Jim Kramper, National Weather Service Meteorologist – “Lots of windows, outside wall, not a good place in terms of protection from the strong winds of a tornado at all.”
NARRATOR – Meteorologist Jim Kramper is on a different kind of home tour. He and Tim Diemler of Missouri’s State Emergency Management Agency are not interested in furnishings or style, but in safety during a tornado.
Kramper – “If you’re threatened by a tornado, this is the obvious place to go.”
NARRATOR – For the National Weather Service meteorologist, tornado safety means one place…the basement of this Mid-Missouri house.
Kramper – “Your chance of survival goes up 10-fold if you’re underground in a basement, if you’re not, it’s really risky.”
NARRATOR – Kramper says the lower you are in a building, the greater your protection because a tornado is a column of very rapidly rotating air. Trees, buildings and other ground structures create friction, slowing down the tornado’s destructive air rotation.
Kramper – “So you can have windows flying out in the upper levels of a building, roofs flying off, and down below it didn’t even break a window.”
NARRATOR – But Kramper recommends doing more than just getting to the basement. Create additional protection by getting under the stairs and perhaps even enclosing the stairwell.
Kramper -”That way, if debris came flying in you’ve got stairs overhead, enclosed on one side, and you’ve got a pretty good chance of being safe.”
NARRATOR – But what do you do if the house does not have a basement? Kramper’s search returns to the next lowest level of the house, and he’s looking for interior rooms.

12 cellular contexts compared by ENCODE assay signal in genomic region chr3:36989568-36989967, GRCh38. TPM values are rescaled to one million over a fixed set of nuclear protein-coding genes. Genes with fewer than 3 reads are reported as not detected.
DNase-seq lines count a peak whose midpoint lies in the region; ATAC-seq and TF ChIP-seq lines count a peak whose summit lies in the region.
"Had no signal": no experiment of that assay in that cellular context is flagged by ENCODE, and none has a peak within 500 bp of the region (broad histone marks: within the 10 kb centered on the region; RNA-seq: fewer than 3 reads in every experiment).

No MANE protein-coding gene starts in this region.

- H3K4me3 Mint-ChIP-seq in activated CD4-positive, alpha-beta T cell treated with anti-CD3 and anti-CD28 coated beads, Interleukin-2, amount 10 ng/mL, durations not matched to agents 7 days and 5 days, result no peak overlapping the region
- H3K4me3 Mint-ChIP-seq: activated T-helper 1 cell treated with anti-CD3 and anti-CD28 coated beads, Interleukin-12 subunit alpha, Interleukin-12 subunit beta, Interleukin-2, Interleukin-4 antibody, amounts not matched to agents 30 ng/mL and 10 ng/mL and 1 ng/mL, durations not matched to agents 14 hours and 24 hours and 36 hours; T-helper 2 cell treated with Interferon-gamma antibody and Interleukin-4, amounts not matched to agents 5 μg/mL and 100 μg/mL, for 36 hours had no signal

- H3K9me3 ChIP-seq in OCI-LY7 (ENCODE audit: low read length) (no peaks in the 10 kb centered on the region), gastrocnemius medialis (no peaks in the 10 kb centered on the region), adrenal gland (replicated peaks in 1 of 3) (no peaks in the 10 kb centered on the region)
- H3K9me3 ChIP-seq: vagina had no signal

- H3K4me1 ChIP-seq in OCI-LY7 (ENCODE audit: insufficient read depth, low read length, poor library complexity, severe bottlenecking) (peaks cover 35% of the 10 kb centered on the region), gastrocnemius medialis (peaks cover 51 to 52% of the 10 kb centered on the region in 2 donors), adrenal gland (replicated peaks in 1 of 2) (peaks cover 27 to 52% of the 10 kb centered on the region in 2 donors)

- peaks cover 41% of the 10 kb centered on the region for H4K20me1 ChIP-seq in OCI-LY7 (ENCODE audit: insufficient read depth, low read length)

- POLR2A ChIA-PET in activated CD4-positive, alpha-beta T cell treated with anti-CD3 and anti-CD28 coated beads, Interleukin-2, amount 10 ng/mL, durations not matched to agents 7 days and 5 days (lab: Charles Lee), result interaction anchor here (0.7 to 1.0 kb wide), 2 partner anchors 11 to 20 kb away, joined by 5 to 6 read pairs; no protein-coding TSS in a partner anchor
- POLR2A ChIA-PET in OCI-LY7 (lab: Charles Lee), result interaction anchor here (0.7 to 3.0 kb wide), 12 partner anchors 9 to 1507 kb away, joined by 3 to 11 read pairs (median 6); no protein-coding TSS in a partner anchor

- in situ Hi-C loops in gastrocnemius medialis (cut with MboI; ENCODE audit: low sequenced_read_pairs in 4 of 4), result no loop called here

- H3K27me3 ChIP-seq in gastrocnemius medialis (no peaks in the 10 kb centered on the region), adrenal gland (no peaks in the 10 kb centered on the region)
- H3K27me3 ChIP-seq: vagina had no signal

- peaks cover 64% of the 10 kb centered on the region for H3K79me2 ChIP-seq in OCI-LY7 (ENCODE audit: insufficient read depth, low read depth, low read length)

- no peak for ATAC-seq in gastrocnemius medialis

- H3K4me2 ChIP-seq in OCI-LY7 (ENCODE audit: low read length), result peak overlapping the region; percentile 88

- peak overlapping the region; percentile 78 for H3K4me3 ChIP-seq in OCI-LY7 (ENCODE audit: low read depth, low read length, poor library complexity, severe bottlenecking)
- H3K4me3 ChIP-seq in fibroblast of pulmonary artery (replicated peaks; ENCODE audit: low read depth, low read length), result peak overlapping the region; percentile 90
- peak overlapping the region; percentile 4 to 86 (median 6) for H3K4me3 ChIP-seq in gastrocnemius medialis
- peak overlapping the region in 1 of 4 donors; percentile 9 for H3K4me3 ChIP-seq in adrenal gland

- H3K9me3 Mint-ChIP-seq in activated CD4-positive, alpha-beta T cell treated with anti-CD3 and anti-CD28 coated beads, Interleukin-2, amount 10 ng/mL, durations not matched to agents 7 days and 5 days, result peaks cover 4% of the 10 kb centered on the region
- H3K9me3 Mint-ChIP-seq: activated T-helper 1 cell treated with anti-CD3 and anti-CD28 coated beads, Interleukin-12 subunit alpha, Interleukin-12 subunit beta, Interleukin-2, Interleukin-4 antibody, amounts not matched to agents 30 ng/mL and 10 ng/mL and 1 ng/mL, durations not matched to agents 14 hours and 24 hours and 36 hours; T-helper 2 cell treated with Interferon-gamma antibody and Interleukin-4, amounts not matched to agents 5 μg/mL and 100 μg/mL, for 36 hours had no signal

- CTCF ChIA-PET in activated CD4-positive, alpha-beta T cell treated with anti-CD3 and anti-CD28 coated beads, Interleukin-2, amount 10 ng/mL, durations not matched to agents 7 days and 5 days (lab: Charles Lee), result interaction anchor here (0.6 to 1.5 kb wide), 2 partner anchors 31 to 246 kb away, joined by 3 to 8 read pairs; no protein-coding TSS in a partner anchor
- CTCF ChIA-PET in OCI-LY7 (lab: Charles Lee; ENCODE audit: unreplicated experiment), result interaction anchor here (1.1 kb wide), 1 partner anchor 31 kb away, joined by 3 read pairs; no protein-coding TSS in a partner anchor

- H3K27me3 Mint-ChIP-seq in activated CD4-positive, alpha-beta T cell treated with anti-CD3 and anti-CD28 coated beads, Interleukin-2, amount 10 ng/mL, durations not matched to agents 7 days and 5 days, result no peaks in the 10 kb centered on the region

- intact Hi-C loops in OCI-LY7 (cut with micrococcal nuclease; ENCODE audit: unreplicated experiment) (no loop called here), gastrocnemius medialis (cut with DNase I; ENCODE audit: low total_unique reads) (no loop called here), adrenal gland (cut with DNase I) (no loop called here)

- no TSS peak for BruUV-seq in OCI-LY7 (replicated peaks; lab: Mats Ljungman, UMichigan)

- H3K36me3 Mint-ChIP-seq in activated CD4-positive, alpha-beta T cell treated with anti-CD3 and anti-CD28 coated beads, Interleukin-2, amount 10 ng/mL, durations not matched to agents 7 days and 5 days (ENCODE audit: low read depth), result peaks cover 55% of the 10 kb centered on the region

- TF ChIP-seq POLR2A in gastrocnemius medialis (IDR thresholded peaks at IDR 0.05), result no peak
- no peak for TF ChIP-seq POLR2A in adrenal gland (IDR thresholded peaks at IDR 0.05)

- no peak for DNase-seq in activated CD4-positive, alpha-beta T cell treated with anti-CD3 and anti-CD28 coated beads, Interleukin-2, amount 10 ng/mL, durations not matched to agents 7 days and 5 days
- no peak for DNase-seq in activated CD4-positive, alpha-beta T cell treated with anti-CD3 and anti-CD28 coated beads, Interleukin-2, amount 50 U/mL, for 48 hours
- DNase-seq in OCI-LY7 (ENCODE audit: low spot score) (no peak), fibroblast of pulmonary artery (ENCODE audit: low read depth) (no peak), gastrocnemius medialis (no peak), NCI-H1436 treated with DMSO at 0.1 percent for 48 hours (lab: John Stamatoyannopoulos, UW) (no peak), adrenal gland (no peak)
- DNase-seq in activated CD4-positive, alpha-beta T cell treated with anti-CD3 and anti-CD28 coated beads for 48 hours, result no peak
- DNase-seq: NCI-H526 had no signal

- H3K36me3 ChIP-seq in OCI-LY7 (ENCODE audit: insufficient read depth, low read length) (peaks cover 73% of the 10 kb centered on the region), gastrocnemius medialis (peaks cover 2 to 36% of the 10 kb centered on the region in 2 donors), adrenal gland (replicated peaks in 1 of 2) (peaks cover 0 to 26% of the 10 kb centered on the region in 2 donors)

Kramper – “As you can see, nice solid wall here and a little bit of a hall, but right next to the door. If that door fails, debris would fly into the hallway, so this would not be a good place to go.”
Kramper – “Now as we go into this area, we’ve got some possibilities that I think will work very well. We’ve got a small interior bathroom, fully enclosed.”
Kramper – “Be a good place to go, and, if you had to, you’ve got a closet right here under the stairwell. Again, you could fit at least two, maybe three people could hide in this closet under the stairwell that would be a very good place to go.”
NARRATOR – Kramper also recommends turning on the television for the latest storm information, or using a NOAA Weather alert radio. You can take the NOAA radio with you to your home’s shelter location.
Kramper – “So you can listen to that and keep up to date, know whether the storm has moved by, know where the latest warnings are.”
NARRATOR – Ideally, take the radio to the basement, and if there is no basement, remember to put as many walls between yourself and the tornado. It’s all part of being Storm Aware.